What Can You Do in Thirty-Five Minutes?


Group of runners at the finish line.
Tom Raffio (in the maroon shirt) organized a race to honor and remember Brian Collins. I am in the back holding in tears and getting ready to complete my 35-minute 5K.

Ask a fish to climb a tree and you would believe it was physically handicapped, or unfit, or insufficient somehow. Ask a monkey to spend the rest of its life underwater and you may think the same things. Sometimes the test is where the problem is, not the outcome. What are we looking at and why? I feel many tests in the medical profession are geared to give results that support prescribing medication. We somehow decide cholesterol should be at 200 or less. A 250 cholesterol is considered medication worthy now, whereas it was once considered acceptable. That number is not the only measure of health, and sometimes, when looked at in conjunction with all the other measures of health, 250 is just fine. So where am I going with this?

I ran 35:00 for a 5K. 

I gave up regular running when I lost my job in 2011. It was too painful. I would start out and then turn back and walk home in tears. Running (and then coaching running) had been my life for thirty years. The last race I ran competitively was a 5K in 2012 at NHTI. I ran 21:13 and remember thinking that time was so very slow. I was an avid CrossFitter by then and running was just a supplemental piece of training for me. 

So, wait a minute. I was upset with a 21:13??? I would jump for joy to run that today!

Like the monkey and the fish, the barometer against which we measure ourselves can dictate how we feel about what we can and can not do. In 2012 at age 49 I very much felt that I should be running under 20 minutes. In 2022 at age 59 that time seems unreachable. But that is not where I am going with this. I do not have enough regular running in my life right now to set a running goal, and really, don’t have just cause to feel badly about the 35:00. I ran with people that train daily to run 11-minute pace for 5K.

So here it is. I placed 5th in a CrossFit competition a week before the 5K. I power cleaned 100 pounds. I did 25-pound dumbbell thrusters. Lunges and kettlebell swings, box step ups and burpees, and even some running! I did 24 pullups! I beat 7 women who are in their 30’s! I came home feeling FIT!!! The reactions to my accomplishments at the competition were humbling. My participation gave permission for “old women” to lift weights and train hard. By days end I had made many new friends. I came into the sport of CrossFit as an endurance athlete and have always done well with the running piece.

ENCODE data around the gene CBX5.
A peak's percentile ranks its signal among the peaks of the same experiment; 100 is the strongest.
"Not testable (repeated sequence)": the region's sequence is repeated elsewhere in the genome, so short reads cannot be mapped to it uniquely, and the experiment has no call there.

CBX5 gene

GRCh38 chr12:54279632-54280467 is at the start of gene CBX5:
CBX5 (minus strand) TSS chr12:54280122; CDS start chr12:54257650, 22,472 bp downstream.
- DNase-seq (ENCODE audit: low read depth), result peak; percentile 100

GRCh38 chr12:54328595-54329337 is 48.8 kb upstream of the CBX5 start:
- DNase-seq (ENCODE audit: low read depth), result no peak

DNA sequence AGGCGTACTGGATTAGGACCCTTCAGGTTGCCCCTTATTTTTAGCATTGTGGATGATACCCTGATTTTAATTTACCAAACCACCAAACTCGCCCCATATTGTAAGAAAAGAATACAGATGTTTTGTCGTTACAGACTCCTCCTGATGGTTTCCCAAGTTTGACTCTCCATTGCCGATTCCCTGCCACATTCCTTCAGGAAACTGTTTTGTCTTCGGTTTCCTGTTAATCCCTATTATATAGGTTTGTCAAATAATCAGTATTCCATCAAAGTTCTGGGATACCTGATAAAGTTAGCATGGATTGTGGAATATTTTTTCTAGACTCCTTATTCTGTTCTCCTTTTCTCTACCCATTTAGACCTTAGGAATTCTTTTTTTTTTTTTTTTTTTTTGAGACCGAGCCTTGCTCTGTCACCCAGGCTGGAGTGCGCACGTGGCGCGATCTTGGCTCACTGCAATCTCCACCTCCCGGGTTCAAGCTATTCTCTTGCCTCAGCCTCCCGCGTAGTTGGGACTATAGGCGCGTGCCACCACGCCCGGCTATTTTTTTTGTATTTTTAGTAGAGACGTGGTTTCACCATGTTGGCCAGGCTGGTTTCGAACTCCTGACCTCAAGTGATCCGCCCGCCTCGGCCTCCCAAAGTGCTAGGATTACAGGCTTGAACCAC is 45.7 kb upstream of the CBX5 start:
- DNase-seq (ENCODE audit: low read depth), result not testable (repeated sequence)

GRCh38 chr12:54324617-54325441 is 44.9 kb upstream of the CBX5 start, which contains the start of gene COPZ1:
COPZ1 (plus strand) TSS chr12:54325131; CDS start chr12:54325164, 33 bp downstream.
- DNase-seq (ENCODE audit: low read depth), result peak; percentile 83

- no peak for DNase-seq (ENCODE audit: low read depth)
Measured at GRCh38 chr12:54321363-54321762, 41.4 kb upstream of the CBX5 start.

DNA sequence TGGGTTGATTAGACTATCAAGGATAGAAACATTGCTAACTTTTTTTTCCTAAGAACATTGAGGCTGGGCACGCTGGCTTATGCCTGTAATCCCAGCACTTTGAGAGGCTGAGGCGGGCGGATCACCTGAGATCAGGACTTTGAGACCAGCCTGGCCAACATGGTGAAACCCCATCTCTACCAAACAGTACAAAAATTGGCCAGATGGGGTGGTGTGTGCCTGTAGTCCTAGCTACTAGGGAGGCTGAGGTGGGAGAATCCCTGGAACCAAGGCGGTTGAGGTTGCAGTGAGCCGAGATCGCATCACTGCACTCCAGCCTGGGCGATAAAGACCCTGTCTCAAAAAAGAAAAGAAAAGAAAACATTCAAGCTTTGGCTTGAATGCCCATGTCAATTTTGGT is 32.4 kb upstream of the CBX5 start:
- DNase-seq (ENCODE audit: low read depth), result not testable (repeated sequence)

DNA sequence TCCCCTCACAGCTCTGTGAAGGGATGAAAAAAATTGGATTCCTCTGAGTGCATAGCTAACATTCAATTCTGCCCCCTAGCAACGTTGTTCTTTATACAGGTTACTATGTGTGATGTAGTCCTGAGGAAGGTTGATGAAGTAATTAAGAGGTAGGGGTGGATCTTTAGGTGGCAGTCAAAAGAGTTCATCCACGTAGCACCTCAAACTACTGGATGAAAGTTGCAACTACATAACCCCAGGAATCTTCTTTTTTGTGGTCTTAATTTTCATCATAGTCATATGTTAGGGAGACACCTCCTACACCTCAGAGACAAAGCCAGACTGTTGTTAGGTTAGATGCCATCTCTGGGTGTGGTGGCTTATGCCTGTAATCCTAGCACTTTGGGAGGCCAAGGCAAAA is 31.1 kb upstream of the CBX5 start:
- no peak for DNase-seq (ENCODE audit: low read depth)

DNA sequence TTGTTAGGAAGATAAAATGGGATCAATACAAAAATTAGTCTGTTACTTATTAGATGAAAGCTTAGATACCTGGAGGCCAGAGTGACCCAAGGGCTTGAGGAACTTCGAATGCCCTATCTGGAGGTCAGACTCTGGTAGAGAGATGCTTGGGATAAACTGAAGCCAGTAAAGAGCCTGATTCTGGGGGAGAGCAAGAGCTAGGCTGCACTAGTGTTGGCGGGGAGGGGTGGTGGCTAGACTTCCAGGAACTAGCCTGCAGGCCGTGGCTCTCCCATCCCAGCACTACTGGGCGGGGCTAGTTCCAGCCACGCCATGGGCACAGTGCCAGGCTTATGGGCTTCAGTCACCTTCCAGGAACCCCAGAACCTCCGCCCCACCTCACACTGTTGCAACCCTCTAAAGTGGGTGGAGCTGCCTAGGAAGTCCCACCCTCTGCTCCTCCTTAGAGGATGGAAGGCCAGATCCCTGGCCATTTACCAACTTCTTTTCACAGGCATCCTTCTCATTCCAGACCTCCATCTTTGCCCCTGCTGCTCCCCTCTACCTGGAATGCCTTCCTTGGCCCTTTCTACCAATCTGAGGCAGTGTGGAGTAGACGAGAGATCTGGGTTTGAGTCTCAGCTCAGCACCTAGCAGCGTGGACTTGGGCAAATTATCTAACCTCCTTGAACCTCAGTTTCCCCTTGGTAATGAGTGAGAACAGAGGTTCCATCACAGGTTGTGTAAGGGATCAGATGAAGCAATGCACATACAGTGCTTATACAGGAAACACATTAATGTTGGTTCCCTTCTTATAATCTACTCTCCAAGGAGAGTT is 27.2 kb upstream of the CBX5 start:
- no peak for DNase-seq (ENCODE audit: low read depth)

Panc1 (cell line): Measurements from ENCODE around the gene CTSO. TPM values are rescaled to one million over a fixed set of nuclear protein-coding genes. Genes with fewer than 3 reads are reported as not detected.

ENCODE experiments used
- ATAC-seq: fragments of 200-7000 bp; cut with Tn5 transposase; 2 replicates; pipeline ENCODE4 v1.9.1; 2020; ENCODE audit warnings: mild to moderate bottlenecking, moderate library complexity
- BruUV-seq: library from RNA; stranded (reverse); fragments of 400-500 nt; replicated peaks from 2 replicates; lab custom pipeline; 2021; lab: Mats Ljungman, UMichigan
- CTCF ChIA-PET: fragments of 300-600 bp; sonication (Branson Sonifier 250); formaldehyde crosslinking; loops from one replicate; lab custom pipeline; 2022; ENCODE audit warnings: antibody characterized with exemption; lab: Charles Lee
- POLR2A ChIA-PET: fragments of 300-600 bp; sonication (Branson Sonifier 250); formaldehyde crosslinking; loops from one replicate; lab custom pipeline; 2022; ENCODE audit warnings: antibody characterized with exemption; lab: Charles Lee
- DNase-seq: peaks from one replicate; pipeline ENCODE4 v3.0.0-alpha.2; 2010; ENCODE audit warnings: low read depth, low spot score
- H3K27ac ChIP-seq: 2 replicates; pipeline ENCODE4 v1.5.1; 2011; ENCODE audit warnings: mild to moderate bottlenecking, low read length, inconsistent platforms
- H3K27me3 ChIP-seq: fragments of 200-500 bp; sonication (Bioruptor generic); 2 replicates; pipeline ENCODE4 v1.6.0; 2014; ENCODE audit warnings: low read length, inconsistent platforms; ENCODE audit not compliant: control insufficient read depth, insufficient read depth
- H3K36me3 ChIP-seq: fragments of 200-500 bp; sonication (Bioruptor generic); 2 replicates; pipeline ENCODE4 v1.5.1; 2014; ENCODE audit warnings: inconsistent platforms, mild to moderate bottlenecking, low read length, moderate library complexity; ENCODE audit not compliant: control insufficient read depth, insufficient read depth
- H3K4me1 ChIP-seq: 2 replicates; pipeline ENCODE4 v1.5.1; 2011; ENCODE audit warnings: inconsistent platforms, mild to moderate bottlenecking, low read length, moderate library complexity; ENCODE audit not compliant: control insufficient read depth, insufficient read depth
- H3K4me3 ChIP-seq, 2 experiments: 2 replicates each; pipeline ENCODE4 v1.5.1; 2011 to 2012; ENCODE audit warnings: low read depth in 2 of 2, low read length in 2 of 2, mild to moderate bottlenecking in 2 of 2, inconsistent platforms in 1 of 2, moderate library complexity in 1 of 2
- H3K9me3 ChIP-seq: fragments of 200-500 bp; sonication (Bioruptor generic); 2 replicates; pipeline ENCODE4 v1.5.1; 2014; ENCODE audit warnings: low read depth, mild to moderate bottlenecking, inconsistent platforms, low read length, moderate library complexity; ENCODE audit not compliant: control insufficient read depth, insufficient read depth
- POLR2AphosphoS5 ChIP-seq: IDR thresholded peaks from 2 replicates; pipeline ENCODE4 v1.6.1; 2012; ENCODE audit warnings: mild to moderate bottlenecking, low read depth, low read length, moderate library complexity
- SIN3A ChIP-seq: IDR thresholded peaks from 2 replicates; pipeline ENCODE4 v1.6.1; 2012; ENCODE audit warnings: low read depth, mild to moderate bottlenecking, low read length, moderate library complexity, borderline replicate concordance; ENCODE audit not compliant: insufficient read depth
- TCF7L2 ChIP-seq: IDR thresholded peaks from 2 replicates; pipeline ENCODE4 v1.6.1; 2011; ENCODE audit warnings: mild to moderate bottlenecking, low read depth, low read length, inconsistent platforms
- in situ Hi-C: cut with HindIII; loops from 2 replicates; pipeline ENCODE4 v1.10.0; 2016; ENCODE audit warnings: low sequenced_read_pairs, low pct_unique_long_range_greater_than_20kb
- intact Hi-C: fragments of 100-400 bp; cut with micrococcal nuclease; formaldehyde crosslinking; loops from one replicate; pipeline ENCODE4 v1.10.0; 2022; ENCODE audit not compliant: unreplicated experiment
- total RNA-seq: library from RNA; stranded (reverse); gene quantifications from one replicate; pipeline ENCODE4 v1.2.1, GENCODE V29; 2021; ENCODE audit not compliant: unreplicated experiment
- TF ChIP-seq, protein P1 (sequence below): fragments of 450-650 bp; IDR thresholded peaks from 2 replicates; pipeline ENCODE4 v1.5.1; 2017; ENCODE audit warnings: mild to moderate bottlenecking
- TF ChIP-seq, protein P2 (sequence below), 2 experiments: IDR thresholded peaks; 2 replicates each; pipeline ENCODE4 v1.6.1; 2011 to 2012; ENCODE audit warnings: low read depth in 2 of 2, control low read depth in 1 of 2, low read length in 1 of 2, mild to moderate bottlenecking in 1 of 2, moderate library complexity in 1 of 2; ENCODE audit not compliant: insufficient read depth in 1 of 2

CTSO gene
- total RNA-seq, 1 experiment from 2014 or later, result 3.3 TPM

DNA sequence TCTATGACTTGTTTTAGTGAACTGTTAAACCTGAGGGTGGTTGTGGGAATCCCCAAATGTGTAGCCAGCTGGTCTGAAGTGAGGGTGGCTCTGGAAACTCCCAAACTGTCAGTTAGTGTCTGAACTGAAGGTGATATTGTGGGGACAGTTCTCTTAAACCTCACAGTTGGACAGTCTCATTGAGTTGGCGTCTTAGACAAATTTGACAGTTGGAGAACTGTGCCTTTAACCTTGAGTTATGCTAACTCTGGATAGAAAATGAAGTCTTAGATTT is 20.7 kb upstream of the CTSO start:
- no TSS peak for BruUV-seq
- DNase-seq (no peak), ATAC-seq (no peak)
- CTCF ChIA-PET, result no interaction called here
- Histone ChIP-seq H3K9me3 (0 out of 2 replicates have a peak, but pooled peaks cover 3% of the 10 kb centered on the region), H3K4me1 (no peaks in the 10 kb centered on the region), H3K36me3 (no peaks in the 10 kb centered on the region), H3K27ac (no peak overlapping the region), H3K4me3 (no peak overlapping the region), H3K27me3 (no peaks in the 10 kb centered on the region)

So why did 35:00 feel so hard?

Well, my decision to run the race was solely because it was a memorial race for a fellow runner who died way too young from a brain tumor. People came out to watch and participate in Molly’s memorial show, so there was no way I would miss this. When I arrived at the race, I said the requisite hellos to people I knew. I am no longer a fixture in that community. Some folks were happy to see me, others a bit uncomfortable. I got my number, guzzled a bottle of water and toed the line. Well, I toed the back of the pack. When the gun fired, I began a slow trot. I passed Jim Graham who was walking the race. I passed a handful of runners significantly older than me. I caught up to Tom Raffio and joked about our slow painful pace. Sore knees, sore feet, too much tummy, not much about my body felt good. I was really struggling to keep from walking. The course was out and back so I got to see all of those runners ahead of me. There were more hellos then, and a jovial exchange of mutual suffering! But my time was almost slow enough to be considered jogging and not running. 

How can I be so fit at a CrossFit competition and so unfit at a road race?

Specificity of sport comes to mind. To run fast you have to train, with actual running. While I firmly believe CrossFit helps all of the other activities I do, it does not lend itself to really helping running. When there are workouts in the gym that include running, everyone complains. No one wants to run in the sport of CrossFit. It was once a place I shone in the gym. As I have reflected back on my loss of running success, I realize that my ability to trot through three consecutive miles at 11:00 pace without stopping is not as bad as I think it is. 

An age and gender-based barometer tells me I ran pretty well. When I plug my time into an age graded calculator it becomes a 27:28. Certainly not what I want, but much closer to where I think I should be. That is an 8:55 pace. I can not even run one mile in 8:55 right now. This barometer adjusting tells me my lack of fitness is more in my mind than in my performance. I am using the tree to measure my swimming ability.

I will say I enjoyed every step. The race brought back a lot of feelings and memories for me. I have been talking about these things in my Podcast lately. Along with honoring Brian Collins and showing support for his family, I feel a renewed desire to lace up my shoes and run again. I haven’t felt this way in a long time. It took the loss of someone too young to inspire me to run at all. 

I thanked Tom Raffio for getting me to run as he is the one who organized the race. I really should be thanking Brian Collins. I should be thanking his son Emmet, who always has an enthusiastic hello for me when ever I see him. I should be thanking all of those who came to see and perform in Molly’s show. And perhaps I should thank Molly too. I know she wants me to be happy and I know she understands how it is for me living here without her. It is Brian though, who inspired many when he was here that got me to run.

Thank you, Brian.

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